Books Enhanced by Their Structures

The way in which authors decide to structure their books may have a huge impact on the final result. I’m unsure if structure is the correct term. But I mean the choices that writers make in terms of the order and the manner in which the narrative is presented to the readers, or the form used to tell a specific story.

There are three books, which I read in the latest years, whose structures were one of the highlights of my reading experience. I’m certain I wouldn’t have liked them as much as I did if the story had been told in a different way.


Jerusalém by Gonçalo M. Tavares

In this novel, the Portuguese writer Gonçalo M. Tavares delves into insanity and horror. The story is told from the perspectives of various characters – Ernst, Mylia, Theodor, Hanna and Hinnerk – and doesn’t follow a strict chronological order. The actions of the characters are not revealed in sequence but when they are useful for the narration. Each chapter reveals more information about either the past or the present, which helps the reader understand how the characters are connected with one another. This enhanced the story, because it kept me curious and guessing. Continue reading

Monthly Favourites – March 2019

I expected March to be a month full of favourites, but I was wrong. It was a good reading month overall, although I didn’t finish two of the books that I started. However, some of the films and TV series that I began watching were, unexpectedly, a disappointment. Let’s focus on the positives, though!

My favourite book from the three that I finished in March is The Penelopiad by Margaret Atwood, as you already know if you follow me on Instagram. It’s a retelling of a Greek myth in which Penelope presents her version of events from The Odyssey. It exposes how a patriarchal society can put women in conflict with each other without them even noticing.

Music-wise, I listened on repeat to ‘The Knife’ by Maggie Rogers. I didn’t enjoy the album Heard It in a Past Life in its entirety, but I couldn’t stop listening to this song in particular. I love the piano sound in the background throughout the song and how it takes over at the end. Continue reading

‘The Penelopiad’ by Margaret Atwood

My rating: 4 stars

Being a retelling of an Ancient Greek Myth, The Penelopiad by Margaret Atwood features various characters whose names are well-known. Penelope assumes the role of storyteller after her death and reminisces about the events of the Odyssey from her perspective. This novella lends itself to various interpretations. My main take on it is that it exposes how a patriarchal society puts women in conflict with each other. Some women are so used to live under the power and influence of male figures that they don’t even realise that they have been engulfed by it.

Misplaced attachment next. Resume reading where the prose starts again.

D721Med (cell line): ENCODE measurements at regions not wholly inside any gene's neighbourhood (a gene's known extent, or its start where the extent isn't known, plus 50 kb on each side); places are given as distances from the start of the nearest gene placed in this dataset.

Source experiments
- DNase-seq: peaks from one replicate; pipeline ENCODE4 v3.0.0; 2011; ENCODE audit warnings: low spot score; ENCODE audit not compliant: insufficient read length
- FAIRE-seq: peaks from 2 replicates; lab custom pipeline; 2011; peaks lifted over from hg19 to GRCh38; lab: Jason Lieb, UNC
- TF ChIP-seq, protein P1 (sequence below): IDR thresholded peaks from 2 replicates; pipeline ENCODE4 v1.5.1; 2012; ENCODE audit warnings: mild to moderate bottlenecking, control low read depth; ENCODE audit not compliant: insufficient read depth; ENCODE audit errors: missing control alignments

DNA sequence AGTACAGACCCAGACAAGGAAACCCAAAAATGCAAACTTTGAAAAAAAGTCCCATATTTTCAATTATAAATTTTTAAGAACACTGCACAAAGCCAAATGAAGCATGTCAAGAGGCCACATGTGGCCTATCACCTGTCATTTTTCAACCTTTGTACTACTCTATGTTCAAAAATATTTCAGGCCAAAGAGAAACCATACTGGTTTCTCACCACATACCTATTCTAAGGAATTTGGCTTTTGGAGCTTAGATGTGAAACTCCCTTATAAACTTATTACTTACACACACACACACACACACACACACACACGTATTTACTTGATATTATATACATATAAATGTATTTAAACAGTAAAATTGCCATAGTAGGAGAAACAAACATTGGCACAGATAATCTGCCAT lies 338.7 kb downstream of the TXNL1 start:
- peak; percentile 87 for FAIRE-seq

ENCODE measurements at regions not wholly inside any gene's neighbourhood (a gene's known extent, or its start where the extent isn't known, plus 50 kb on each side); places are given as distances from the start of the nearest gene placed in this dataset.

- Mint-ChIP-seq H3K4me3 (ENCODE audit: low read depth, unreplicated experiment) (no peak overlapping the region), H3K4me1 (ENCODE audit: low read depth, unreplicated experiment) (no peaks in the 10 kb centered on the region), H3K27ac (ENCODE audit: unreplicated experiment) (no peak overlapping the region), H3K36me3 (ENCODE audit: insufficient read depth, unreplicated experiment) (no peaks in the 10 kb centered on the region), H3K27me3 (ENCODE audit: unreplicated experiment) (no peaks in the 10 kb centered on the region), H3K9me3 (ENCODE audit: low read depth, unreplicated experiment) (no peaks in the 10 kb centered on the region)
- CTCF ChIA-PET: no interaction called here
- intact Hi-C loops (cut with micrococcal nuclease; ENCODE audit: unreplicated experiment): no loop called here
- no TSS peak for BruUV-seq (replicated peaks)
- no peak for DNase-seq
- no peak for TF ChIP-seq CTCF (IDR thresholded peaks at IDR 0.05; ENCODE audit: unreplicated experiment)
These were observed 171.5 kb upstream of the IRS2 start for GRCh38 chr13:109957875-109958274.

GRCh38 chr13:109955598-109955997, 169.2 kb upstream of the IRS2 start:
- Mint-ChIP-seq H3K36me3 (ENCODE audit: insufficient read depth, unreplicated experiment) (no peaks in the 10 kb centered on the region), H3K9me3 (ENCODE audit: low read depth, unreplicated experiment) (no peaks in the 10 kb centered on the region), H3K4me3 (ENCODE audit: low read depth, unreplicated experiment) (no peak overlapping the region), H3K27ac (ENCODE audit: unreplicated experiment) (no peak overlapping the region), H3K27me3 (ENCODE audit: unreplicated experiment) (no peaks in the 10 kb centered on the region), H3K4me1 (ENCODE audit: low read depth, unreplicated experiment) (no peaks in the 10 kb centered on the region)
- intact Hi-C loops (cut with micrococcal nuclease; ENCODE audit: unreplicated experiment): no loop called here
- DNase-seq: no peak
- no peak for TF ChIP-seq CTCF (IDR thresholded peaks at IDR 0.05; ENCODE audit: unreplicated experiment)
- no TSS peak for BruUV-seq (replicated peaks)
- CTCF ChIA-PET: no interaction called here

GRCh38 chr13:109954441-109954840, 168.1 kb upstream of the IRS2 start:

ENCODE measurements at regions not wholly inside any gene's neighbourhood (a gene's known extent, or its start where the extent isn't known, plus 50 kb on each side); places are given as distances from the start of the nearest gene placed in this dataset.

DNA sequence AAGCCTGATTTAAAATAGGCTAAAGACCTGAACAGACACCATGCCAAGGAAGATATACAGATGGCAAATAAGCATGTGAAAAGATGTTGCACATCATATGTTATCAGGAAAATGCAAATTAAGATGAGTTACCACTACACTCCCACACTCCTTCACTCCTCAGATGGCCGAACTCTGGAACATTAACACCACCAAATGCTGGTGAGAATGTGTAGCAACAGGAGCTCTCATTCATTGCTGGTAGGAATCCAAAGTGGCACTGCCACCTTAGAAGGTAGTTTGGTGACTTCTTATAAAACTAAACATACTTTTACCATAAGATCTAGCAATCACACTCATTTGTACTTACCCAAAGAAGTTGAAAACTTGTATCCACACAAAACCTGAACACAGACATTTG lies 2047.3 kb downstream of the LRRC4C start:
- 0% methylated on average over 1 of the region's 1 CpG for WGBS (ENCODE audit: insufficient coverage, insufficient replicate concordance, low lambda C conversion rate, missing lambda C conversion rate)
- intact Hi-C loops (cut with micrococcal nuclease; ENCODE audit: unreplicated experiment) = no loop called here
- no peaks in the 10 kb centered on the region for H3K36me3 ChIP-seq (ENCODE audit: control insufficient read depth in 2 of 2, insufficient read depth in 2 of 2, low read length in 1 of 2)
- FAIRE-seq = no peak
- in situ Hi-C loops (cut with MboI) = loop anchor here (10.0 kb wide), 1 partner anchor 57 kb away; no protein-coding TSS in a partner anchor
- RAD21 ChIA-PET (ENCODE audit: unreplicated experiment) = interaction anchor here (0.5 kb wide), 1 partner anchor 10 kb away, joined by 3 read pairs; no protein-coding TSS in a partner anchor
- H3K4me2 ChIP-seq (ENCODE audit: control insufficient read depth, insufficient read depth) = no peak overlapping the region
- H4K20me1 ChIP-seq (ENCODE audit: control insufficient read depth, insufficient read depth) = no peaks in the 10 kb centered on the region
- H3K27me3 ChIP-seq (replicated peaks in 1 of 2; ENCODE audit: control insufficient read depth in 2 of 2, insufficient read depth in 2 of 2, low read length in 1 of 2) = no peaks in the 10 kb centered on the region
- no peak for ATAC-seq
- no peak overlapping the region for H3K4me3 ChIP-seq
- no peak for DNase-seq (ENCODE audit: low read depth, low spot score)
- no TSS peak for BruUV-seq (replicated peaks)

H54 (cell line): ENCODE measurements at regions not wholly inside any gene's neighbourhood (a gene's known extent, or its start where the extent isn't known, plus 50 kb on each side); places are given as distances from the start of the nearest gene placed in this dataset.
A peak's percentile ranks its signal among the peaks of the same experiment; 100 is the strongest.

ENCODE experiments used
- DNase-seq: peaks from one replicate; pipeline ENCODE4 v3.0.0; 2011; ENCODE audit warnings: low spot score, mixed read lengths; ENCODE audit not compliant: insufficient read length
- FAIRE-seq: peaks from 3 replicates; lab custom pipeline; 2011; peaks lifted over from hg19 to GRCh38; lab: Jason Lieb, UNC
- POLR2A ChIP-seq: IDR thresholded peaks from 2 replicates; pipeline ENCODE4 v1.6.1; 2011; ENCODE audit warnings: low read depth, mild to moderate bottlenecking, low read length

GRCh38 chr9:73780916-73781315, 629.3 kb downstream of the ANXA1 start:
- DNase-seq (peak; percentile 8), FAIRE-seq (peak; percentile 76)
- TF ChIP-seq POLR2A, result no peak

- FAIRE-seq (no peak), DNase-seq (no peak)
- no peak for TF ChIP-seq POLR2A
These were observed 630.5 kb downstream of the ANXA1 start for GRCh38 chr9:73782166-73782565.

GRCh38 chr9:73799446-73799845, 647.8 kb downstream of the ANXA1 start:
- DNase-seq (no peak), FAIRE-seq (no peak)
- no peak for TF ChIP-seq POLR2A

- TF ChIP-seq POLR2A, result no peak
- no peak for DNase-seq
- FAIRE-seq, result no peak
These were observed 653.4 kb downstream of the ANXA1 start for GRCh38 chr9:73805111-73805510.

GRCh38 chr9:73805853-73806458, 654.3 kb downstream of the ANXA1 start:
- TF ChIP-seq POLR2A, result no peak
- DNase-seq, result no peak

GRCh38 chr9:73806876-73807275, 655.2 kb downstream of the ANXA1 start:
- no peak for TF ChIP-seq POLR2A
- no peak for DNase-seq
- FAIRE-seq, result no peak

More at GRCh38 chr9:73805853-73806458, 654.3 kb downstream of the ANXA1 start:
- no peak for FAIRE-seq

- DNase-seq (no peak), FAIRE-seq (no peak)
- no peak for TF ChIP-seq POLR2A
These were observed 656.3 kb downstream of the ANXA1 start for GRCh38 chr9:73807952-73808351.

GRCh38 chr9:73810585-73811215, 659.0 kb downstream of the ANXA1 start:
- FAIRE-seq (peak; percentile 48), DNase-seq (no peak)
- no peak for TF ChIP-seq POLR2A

Penelope was the daughter of King Icarus of Sparta and a Naiad. Her father ordered her to be thrown into the sea because of a prophecy. Luckily, a flock of ducks rescued her. From then on, her father became much more affectionate. Her cousin was the beautiful Helen of Troy, whom she describes as vain, ambitious and an attention-seeker. She is snarky in her descriptions of her behaviour, as Helen was of her appearance. At the age of 15, Penelope was married to Odysseus, after he cheated to win a race for her hand. He managed to convince her that they were friends and that he reciprocated her loving feelings.

Although she is remembered for her fidelity to Odysseus during the time he was away fighting in the Trojan War, Penelope doesn’t want other women to follow her example. She never contradicted her husband and nor asked questions. Her outlook on life has changed after death. She was never as blunt when she was alive. So, she has decided to reveal her version of events. Continue reading

Book Haul – February 2019

I managed to wait until February to buy books for the first time in 2019! It was really difficult to resist the urge to get new books until the second month of the year, although I still had a few unread ones on my shelves. I bought a total of eight books, unintentionally almost all of them were written by women.


Silent Companions by Laura Purcell

Soon after getting married, Elsie became a widow. She has no friends amongst the servants nor the villagers. Her only company seems to be her late husband’s awkward cousin, until she finds a locked room where there is a wooden figure which strongly resembles herself. I am eager to be frightened by this book!


The Mermaid and Mrs Hancock by Imogen Hermes Gowar

This historical novel immediately caught my interest at the time of its release last year, but I decided to wait for the paperback edition. I started reading it soon after it was delivered and am now more than halfway through. Although I am enjoying discovering more about the characters, I was expecting more in terms of plot. One of Jonah Hancock’s captains sells his ship in exchange for what appears to be a mermaid. At first, he is appalled by the loss of his ship. However, his captain convinces him that by exhibiting the mermaid he can make a big profit. It’s thanks to his mermaid that he meets the beautiful courtesan Angelica. Continue reading